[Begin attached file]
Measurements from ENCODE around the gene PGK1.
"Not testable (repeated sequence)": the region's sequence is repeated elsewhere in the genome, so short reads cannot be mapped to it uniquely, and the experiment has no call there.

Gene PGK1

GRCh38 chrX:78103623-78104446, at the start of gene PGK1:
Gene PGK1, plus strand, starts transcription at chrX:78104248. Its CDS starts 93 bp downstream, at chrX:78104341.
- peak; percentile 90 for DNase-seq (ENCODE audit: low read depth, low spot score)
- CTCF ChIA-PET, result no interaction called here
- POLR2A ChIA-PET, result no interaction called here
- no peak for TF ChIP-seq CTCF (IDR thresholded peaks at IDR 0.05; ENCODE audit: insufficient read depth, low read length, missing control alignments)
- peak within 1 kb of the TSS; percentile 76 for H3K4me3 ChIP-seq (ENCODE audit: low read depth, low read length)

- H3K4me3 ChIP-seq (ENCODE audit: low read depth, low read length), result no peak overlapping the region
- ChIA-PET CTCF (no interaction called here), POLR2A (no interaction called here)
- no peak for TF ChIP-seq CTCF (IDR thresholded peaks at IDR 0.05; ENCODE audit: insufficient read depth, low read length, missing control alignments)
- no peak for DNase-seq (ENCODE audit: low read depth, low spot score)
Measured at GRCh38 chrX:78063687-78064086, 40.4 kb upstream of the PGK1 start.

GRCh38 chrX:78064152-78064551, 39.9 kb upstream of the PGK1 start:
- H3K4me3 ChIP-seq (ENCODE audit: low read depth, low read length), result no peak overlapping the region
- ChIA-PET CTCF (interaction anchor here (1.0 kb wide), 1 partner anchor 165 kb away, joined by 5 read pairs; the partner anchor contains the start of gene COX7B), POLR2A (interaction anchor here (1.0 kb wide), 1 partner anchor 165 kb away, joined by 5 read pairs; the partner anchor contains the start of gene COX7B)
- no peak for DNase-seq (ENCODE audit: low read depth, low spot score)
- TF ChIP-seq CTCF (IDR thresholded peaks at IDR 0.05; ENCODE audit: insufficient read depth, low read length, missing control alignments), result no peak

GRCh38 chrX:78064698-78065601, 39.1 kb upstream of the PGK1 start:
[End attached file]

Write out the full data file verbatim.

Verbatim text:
Measurements from ENCODE around the gene PGK1.
"Not testable (repeated sequence)": the region's sequence is repeated elsewhere in the genome, so short reads cannot be mapped to it uniquely, and the experiment has no call there.

Gene PGK1

GRCh38 chrX:78103623-78104446, at the start of gene PGK1:
Gene PGK1, plus strand, starts transcription at chrX:78104248. Its CDS starts 93 bp downstream, at chrX:78104341.
- peak; percentile 90 for DNase-seq (ENCODE audit: low read depth, low spot score)
- CTCF ChIA-PET, result no interaction called here
- POLR2A ChIA-PET, result no interaction called here
- no peak for TF ChIP-seq CTCF (IDR thresholded peaks at IDR 0.05; ENCODE audit: insufficient read depth, low read length, missing control alignments)
- peak within 1 kb of the TSS; percentile 76 for H3K4me3 ChIP-seq (ENCODE audit: low read depth, low read length)

- H3K4me3 ChIP-seq (ENCODE audit: low read depth, low read length), result no peak overlapping the region
- ChIA-PET CTCF (no interaction called here), POLR2A (no interaction called here)
- no peak for TF ChIP-seq CTCF (IDR thresholded peaks at IDR 0.05; ENCODE audit: insufficient read depth, low read length, missing control alignments)
- no peak for DNase-seq (ENCODE audit: low read depth, low spot score)
Measured at GRCh38 chrX:78063687-78064086, 40.4 kb upstream of the PGK1 start.

GRCh38 chrX:78064152-78064551, 39.9 kb upstream of the PGK1 start:
- H3K4me3 ChIP-seq (ENCODE audit: low read depth, low read length), result no peak overlapping the region
- ChIA-PET CTCF (interaction anchor here (1.0 kb wide), 1 partner anchor 165 kb away, joined by 5 read pairs; the partner anchor contains the start of gene COX7B), POLR2A (interaction anchor here (1.0 kb wide), 1 partner anchor 165 kb away, joined by 5 read pairs; the partner anchor contains the start of gene COX7B)
- no peak for DNase-seq (ENCODE audit: low read depth, low spot score)
- TF ChIP-seq CTCF (IDR thresholded peaks at IDR 0.05; ENCODE audit: insufficient read depth, low read length, missing control alignments), result no peak

GRCh38 chrX:78064698-78065601, 39.1 kb upstream of the PGK1 start: